Varroa destructor is a serious threat to the eastern honey bees, Apis melliferra. The available varroa controls are either ineffective due to resistance of varroa mites or require correct temperatures for efficacy and are labour intensive. To search new effective varroa control agents, 15 compounds were assesed for the acaricidal activities like paralysis and death, against varroa mites in laboratory bioassays. The data from structure-activity assays revealed that allyloxy and propoxy groups at the para position of a benzene-based structure, are necessary for the acaricidal activities tested. Compound 1-allyloxy-4-propoxybenzene, known as 3c{3,6}, showed the highest acaricidal activites from a group of 15 compounds tested . Activity of 3c{3,6} was the same as that of thymol, a widely used varroa control agent in structure-activity relationship studies. 3c{3,6} prevented the mites from staying on the abdomen of bees, which is a major feeding site of the mites. The active compound 3c{3,6} initially paralyzed the mites and eventually a high number of the mites were observed on the surface of the glass dishes used for bioassays. The varroa acetylcholine esterase (VdAChE) was not inhibited by 3c{3,6} and hence, we conclude that VdAChE is not a target of 3c{3,6}. Fluorescent probes in which the structure of 3c{3,6} was modified with a linker, and the linker was attached either to a fluorescein or a rhodamine fluorophore, were synthesized to visualise the target binding location(s) in the mites. All probes showed variable acaricidal activies against varroa mites. The fluorescein-containing compound, 6-FAM probe-2, had similar acaricidal activities as 3c{3,6}. The confocal images highlighted fluorescent signals in the regions of the central nervous system (CNS) in the mites, suggest that there may be a binding target of 3c{3,6} in the CNS. Compound 3c{3,6} could be a potential varroa control agent that could be used in combination with the current varroa controls in an integrated pest management (IPM) system.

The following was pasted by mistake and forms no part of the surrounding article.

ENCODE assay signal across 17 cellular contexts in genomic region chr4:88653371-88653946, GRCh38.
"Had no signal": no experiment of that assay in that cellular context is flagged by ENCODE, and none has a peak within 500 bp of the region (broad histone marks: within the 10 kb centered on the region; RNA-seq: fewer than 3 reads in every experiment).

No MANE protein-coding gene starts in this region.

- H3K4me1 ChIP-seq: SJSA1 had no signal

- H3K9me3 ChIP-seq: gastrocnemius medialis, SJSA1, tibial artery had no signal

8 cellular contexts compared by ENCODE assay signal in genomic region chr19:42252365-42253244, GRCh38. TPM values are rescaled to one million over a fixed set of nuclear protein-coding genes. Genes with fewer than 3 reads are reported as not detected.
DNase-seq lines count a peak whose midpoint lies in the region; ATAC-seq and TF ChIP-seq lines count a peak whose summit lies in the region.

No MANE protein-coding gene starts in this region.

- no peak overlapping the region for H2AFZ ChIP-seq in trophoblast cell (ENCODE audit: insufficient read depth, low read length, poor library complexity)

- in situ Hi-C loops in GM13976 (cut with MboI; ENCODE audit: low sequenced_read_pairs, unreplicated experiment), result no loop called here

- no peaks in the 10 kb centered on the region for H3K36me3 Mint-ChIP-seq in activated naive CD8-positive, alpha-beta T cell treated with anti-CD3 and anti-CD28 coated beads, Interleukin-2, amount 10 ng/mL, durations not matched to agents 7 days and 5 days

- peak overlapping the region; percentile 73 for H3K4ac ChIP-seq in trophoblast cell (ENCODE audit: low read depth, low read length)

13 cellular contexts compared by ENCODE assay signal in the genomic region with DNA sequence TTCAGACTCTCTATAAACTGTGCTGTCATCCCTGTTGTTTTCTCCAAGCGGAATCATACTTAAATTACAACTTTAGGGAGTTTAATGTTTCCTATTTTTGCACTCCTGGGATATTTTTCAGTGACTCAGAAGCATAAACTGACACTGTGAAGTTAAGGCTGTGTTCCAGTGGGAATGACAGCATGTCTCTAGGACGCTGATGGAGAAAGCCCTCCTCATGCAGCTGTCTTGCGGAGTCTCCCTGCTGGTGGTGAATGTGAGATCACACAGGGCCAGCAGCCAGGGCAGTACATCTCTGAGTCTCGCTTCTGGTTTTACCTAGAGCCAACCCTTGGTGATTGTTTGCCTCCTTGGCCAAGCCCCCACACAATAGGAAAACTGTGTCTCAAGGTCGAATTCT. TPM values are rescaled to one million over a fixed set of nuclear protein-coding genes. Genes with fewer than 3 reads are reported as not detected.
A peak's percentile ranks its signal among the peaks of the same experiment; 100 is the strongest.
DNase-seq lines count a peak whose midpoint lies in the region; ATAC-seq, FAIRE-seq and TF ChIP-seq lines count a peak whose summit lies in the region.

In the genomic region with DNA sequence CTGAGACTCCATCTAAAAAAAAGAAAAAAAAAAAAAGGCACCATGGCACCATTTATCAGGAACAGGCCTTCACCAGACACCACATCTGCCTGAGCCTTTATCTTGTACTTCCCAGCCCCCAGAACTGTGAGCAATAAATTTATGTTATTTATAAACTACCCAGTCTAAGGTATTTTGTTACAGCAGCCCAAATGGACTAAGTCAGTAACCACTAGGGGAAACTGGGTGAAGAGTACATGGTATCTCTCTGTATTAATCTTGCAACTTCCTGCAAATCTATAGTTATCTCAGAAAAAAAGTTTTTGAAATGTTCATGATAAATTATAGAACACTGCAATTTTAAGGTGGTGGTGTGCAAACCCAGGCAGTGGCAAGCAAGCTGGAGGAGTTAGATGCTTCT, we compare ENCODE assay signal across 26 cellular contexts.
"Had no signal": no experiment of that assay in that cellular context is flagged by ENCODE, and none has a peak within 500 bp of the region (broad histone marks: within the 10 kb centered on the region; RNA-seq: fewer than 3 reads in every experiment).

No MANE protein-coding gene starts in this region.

Document type: 
Thesis
File(s): 
Supervisor(s): 
Erika Plettner
Department: 
Science: Department of Chemistry
Thesis type: 
(Thesis) M.Sc.

Controlling redox processes in metal complexes and multifunctional materials

Date created: 
2020-12-17
Abstract: 

Transition metal complexes incorporating redox-active ligands have the potential to facilitate controlled multielectron chemistry, enabling their use in catalysis and energy storage applications. Moreover, the use of transition metal complexes containing redox-active ligands has been extended to two- (2D) and three-dimensional (3D) materials, such as supramolecular assemblies (i.e., metallacycles, molecular cages, or macrocycles) and metal-organic frameworks (MOFs) for catalytic, magnetic, electronic, and sensing applications. Salens (N2O2 bis(Schiff-base)-bis(phenolate) are an important class of redox-active ligands, and have been investigated in detail as they are able to stabilize both low and high metal oxidation states for the above-mentioned applications. The work in this thesis focuses on the synthesis and electronic structure elucidation of metal salen complexes in monomeric form, as discrete supramolecular assemblies and 3D MOFs. Structural and spectroscopic characterization of the neutral and oxidized species was completed using mass spectrometry, cyclic voltammetry, X-ray diffraction, NMR, UV-Vis-NIR, and EPR spectroscopies, as well as theoretical (DFT) calculations. Chapter 2 discusses the synthesis and electronic structure evaluation of a series of oxidized uranyl complexes, containing redox-active salen ligands with varying para-ring substituents (tBu, OMe, NMe2). Chapters 3 and 4 discuss the incorporation of a redox-active nickel salen complex equipped with pyridyl groups on the peripheral positions of the ligand framework into supramolecular structures via coordination-driven self-assembly. The self-assembly results in formation of a number of distinct metallacycles, affording di-, tetra-, and octa-ligand radical species. Finally, the design, synthesis, and incorporation of metal salen units into MOFs is discussed in Chapter 5. Preliminary assembly and oxidation experiments are presented as an opportunity to explore the redox-properties of salen complexes incorporated into a solid-state 3D framework. Overall, the work described in this thesis provides a pathway for salen ligand radical systems to be used in redox-controlled host-guest chemistry, catalysis, and sensing.

Document type: 
Thesis
File(s): 
Supervisor(s): 
Tim Storr
Daniel B. Leznoff
Department: 
Science: Department of Chemistry
Thesis type: 
(Thesis) Ph.D.